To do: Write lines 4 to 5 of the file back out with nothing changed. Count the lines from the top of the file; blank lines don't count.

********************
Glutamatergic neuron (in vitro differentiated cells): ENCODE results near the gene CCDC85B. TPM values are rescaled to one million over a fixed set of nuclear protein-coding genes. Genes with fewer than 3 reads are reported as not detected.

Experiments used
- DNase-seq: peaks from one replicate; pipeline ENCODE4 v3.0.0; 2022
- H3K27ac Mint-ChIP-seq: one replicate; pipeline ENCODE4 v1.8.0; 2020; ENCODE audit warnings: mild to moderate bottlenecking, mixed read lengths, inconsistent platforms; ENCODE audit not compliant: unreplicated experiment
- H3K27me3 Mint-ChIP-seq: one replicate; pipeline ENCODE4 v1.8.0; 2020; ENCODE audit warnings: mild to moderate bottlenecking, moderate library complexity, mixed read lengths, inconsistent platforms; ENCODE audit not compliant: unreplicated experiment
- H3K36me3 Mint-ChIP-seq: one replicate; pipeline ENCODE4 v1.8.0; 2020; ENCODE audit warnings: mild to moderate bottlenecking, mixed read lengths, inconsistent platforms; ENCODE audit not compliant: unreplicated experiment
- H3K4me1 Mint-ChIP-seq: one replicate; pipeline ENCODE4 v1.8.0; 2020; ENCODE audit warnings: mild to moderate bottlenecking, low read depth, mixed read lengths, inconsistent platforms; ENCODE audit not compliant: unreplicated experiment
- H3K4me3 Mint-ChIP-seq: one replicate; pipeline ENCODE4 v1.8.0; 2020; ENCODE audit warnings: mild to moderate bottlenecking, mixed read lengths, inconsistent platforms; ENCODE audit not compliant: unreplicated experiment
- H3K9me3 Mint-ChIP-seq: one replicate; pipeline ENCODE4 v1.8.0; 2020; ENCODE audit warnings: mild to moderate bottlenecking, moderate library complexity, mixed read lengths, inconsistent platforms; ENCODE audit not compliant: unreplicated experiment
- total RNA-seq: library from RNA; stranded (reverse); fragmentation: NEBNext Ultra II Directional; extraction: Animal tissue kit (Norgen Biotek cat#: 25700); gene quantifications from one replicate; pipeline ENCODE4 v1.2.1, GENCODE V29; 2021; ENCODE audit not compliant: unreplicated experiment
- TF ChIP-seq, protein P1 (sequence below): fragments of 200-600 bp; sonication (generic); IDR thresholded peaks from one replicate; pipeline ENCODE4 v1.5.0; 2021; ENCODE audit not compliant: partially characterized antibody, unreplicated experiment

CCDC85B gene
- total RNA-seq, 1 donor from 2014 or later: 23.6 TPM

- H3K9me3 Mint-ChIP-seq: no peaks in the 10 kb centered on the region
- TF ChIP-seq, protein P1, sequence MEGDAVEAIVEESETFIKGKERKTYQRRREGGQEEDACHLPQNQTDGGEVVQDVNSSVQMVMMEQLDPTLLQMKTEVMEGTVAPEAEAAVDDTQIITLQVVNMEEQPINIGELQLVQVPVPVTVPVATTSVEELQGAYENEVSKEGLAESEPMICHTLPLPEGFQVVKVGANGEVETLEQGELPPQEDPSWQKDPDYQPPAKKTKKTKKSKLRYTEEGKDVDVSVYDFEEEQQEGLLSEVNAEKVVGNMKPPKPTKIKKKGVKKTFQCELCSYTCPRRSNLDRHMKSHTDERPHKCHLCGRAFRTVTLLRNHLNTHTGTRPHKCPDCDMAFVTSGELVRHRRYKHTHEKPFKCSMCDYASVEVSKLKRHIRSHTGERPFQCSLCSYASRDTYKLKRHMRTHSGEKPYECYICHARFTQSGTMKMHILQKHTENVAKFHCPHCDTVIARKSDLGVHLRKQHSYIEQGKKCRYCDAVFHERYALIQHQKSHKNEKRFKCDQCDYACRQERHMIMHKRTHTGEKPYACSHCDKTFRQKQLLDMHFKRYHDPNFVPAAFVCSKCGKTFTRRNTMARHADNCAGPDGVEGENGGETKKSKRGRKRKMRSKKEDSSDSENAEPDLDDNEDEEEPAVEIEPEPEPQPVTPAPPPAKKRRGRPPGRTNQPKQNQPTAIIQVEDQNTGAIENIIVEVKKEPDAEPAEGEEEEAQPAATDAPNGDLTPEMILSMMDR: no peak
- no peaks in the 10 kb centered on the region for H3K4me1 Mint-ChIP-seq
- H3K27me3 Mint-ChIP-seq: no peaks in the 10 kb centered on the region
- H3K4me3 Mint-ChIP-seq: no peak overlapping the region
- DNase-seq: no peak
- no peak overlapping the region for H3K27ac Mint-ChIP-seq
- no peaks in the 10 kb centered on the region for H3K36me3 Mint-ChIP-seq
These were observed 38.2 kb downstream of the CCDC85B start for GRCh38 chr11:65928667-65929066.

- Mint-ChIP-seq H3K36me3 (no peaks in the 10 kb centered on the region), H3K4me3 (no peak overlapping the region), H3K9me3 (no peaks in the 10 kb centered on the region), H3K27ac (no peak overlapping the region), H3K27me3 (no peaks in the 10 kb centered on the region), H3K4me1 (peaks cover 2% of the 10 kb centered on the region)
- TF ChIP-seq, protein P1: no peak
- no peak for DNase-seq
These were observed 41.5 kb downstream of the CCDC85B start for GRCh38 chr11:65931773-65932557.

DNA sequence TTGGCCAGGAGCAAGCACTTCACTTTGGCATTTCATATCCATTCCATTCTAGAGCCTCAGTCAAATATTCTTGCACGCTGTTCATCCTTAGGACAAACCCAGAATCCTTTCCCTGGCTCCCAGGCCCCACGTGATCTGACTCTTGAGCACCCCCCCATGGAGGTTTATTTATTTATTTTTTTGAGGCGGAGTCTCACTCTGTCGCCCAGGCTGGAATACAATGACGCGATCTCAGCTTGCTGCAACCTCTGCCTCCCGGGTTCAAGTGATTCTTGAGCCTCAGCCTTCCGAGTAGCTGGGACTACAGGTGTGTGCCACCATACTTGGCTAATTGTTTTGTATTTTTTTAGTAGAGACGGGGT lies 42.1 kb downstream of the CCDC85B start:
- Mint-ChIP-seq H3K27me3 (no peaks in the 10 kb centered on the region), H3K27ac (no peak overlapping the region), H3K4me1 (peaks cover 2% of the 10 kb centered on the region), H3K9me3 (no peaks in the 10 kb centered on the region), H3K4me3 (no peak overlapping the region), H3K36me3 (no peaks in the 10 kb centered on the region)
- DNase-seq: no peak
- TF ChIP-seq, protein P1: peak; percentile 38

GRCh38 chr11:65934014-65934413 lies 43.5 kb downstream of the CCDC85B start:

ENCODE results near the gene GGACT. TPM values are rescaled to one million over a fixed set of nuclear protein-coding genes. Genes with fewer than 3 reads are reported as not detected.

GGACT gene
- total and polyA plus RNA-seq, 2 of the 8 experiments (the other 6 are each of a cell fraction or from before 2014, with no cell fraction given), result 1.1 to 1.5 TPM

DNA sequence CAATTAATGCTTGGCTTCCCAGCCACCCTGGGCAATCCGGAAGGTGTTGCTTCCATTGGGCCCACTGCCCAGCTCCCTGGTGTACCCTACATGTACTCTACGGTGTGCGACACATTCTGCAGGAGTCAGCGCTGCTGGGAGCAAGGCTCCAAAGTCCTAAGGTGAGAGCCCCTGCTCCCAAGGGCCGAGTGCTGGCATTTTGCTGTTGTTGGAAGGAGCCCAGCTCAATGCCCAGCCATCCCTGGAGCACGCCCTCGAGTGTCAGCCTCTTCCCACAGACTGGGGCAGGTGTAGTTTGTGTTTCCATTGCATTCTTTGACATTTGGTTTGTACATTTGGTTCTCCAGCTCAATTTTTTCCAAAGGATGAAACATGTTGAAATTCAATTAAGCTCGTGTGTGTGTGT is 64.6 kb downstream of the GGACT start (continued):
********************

- H3K27ac Mint-ChIP-seq: one replicate; pipeline ENCODE4 v1.8.0; 2020; ENCODE audit warnings: mild to moderate bottlenecking, mixed read lengths, inconsistent platforms; ENCODE audit not compliant: unreplicated experiment
- H3K27me3 Mint-ChIP-seq: one replicate; pipeline ENCODE4 v1.8.0; 2020; ENCODE audit warnings: mild to moderate bottlenecking, moderate library complexity, mixed read lengths, inconsistent platforms; ENCODE audit not compliant: unreplicated experiment